The people and government of the West Bank - more the victims of the aggression of successive Netanyahu governments than Gaza - were not involved in the weekend’s attacks.

To support Hamas, as the LFI has done, to call them the “Palestinian armed forces” is a dangerous simplification of a dangerously confused situation. It implies that violence against civilians, especially Jews, is justified. It could encourage similar attacks against Jewish targets in France.

Other figures and parties on the French Left have angrily dissociated themselves from the LFI line. One of them stands out from the rest because he is a leading figure in LFI itself and is seen as possible successor to Mélenchon as a candidate in the 2027 Presidential election.


The journalist-turned-politician François Ruffin, LFI deputy for Amiens in the Somme, gave an interview to Le Monde on Tuesday.

“What is clear should be clearly stated,” he said. “Hamas committed abominable acts on Saturday. We must use strong words to describe horrible events, or our position becomes discredited, mocked, bogged down in bizarre justifications…”

Bravo, Monsieur Ruffin. He is one of the few figures on the harder wing of the French left to try to speak from the viewpoint of the popular classes as a whole and not sink, like Mélenchon and his closest followers, into the quicksands of clientelism.

Mélenchon’s opinions are electorally calculated; Ruffin words are likely to weaken, not strengthen his already tenuous position within the LFI.

He also went on - rightly - to attack Marine Le Pen. She is the de facto leader of a Far Right party with an anti-Semitic past and partially concealed anti-Semitic present. Since the weekend, she has jumped aboard not just a pro-Israeli bandwagon but a pro-Netanyahu bandwagon.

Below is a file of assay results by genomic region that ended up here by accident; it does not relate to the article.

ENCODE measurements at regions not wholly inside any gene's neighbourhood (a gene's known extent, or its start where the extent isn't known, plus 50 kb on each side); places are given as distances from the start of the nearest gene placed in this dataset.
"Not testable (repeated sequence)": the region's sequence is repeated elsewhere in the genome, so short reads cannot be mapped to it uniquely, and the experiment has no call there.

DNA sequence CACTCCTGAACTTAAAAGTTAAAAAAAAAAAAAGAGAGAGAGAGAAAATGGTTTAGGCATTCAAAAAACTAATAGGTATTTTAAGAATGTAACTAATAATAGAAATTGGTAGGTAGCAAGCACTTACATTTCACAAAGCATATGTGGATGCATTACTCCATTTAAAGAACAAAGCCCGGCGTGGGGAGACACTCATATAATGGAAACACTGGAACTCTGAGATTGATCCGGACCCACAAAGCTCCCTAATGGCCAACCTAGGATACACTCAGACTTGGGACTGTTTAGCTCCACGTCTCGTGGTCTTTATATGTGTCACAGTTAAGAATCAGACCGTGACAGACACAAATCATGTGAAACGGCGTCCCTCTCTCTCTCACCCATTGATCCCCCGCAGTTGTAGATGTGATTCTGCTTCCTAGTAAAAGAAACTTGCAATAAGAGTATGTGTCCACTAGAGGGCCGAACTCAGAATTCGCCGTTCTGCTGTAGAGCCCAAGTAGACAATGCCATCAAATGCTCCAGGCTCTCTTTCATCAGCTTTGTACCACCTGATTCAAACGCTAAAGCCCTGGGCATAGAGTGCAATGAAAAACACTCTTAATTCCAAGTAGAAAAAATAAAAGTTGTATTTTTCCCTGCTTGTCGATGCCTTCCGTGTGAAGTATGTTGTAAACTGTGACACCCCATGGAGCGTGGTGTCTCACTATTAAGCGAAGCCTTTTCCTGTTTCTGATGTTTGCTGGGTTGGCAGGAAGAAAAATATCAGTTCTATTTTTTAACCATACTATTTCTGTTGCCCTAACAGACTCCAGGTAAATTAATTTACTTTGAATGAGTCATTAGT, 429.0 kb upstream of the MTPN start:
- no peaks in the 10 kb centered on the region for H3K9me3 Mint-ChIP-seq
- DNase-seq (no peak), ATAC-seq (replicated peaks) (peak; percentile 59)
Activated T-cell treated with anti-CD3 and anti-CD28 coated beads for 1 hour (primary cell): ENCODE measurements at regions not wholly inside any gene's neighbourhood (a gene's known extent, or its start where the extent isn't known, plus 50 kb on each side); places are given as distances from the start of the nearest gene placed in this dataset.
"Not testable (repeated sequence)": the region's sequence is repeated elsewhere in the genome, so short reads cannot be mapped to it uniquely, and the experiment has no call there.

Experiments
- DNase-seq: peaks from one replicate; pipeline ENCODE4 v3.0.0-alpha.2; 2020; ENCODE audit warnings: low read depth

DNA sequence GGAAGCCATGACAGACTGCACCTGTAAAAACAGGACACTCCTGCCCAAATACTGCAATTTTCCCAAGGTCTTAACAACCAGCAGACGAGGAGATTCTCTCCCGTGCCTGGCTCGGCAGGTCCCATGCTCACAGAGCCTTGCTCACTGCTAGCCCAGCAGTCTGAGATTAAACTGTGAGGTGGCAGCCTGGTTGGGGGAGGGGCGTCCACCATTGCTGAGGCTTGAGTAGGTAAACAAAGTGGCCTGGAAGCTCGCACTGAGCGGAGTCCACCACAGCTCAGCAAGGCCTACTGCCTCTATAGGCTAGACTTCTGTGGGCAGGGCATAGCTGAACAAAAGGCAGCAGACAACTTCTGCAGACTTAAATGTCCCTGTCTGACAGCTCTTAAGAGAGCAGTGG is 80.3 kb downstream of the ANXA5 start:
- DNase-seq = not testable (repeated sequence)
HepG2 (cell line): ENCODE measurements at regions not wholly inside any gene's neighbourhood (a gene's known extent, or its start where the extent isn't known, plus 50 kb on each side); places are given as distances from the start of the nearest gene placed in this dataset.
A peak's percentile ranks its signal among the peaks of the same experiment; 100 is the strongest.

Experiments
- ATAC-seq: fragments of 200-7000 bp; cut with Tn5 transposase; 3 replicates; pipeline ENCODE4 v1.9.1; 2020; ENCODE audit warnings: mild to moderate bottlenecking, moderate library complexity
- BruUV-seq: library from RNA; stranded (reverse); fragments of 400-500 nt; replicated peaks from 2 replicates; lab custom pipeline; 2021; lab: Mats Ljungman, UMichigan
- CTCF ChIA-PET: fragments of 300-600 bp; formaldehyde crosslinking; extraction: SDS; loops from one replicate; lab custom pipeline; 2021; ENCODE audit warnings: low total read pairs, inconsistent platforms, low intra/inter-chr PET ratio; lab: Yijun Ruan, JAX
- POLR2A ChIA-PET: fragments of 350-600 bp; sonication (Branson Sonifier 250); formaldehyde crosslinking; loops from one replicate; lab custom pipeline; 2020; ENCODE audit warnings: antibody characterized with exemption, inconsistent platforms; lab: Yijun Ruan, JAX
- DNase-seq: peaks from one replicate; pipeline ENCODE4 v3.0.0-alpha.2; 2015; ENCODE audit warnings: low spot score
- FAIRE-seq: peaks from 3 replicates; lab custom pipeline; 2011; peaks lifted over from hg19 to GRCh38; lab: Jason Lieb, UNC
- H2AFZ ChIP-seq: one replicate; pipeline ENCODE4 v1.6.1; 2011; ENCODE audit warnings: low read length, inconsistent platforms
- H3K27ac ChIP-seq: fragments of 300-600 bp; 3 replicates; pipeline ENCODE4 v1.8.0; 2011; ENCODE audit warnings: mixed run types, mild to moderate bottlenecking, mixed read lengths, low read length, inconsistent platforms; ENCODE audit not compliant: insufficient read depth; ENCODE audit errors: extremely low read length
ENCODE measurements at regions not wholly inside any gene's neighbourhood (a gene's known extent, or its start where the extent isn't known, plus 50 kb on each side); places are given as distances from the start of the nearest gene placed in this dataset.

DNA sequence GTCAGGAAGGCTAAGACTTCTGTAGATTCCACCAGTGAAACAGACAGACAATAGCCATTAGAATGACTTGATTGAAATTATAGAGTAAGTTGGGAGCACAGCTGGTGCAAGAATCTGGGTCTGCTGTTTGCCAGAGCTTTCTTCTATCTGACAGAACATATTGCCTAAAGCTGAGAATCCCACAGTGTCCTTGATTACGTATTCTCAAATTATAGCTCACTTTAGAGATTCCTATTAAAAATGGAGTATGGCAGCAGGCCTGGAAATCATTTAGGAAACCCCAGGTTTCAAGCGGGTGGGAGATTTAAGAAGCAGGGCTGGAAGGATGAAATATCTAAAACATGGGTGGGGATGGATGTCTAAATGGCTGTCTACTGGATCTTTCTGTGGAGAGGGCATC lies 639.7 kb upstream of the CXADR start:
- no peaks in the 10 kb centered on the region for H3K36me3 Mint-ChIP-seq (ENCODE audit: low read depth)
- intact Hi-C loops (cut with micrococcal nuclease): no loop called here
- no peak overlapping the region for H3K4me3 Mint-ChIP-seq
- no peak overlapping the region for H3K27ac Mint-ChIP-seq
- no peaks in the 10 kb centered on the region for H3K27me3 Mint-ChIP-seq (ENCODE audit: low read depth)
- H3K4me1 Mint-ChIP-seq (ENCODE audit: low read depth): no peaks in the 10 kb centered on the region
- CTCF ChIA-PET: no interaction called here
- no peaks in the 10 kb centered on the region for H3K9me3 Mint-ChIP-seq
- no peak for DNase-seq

At a meeting of parliamentary leaders, she shouted at the Jewish president of the National Assembly, Yael Braun-Pivet, because she had refused to allow deputies to parade outside the assembly in support of Israel wearing their tricolore sashes. There was a  minute’s silence for the victims in the chamber instead - depriving the Rassemblement National of a photo opportunity.

Ruffin told Le Monde that Le Pen had no interest in peace or in Israel; she wanted to make the Palestine-Israeli conflict the emblem of a “shock of civilisations” between the Muslim world and the west.

Le Pen may have already profited electorally from the suburban riots in France three months ago. A spillover into France of the Palestinian conflict in the coming days cannot be excluded - and not just in the multi-racial banlieues.

There has already been an upsurge of anti-Semitic feeling and incidents on university campuses. The government has banned several proposed pro-Palestinian marches in Lyon and Paris.

It knows that they would attract the Black Blocs and other movements on the ultra-Left who believe - like Mélenchon and friends - that the anti-capitalist and Palestinian causes are part of the same “struggle”. If - or rather when - the Israeli government launches its attack on Gaza, the danger of violence, even terrorist attacks, in France will increase.

Mélenchon and the LFI will not be wholly responsible, but their reaction to the weekend’s terrible events has been wholly irresponsible.